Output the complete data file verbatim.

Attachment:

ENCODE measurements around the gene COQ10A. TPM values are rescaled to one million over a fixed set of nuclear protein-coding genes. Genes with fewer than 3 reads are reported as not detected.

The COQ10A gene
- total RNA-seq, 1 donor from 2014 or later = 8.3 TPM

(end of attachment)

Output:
ENCODE measurements around the gene COQ10A. TPM values are rescaled to one million over a fixed set of nuclear protein-coding genes. Genes with fewer than 3 reads are reported as not detected.

The COQ10A gene
- total RNA-seq, 1 donor from 2014 or later = 8.3 TPM